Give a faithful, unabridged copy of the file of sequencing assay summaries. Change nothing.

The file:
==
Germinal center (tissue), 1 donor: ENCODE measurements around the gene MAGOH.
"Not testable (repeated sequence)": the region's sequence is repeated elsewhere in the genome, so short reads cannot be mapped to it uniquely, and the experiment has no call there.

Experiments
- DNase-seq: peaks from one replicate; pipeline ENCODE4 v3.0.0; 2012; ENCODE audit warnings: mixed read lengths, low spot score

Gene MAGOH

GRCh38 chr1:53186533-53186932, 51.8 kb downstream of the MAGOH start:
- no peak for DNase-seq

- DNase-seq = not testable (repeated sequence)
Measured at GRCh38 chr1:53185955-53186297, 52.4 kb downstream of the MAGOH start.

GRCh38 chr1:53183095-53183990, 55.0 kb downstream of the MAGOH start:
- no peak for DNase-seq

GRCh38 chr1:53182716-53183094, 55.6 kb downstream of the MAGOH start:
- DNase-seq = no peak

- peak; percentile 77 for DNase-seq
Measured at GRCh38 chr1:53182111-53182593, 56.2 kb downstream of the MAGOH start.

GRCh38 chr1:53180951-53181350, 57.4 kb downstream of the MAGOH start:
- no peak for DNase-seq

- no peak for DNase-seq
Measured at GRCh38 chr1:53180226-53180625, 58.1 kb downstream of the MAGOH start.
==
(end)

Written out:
Germinal center (tissue), 1 donor: ENCODE measurements around the gene MAGOH.
"Not testable (repeated sequence)": the region's sequence is repeated elsewhere in the genome, so short reads cannot be mapped to it uniquely, and the experiment has no call there.

Experiments
- DNase-seq: peaks from one replicate; pipeline ENCODE4 v3.0.0; 2012; ENCODE audit warnings: mixed read lengths, low spot score

Gene MAGOH

GRCh38 chr1:53186533-53186932, 51.8 kb downstream of the MAGOH start:
- no peak for DNase-seq

- DNase-seq = not testable (repeated sequence)
Measured at GRCh38 chr1:53185955-53186297, 52.4 kb downstream of the MAGOH start.

GRCh38 chr1:53183095-53183990, 55.0 kb downstream of the MAGOH start:
- no peak for DNase-seq

GRCh38 chr1:53182716-53183094, 55.6 kb downstream of the MAGOH start:
- DNase-seq = no peak

- peak; percentile 77 for DNase-seq
Measured at GRCh38 chr1:53182111-53182593, 56.2 kb downstream of the MAGOH start.

GRCh38 chr1:53180951-53181350, 57.4 kb downstream of the MAGOH start:
- no peak for DNase-seq

- no peak for DNase-seq
Measured at GRCh38 chr1:53180226-53180625, 58.1 kb downstream of the MAGOH start.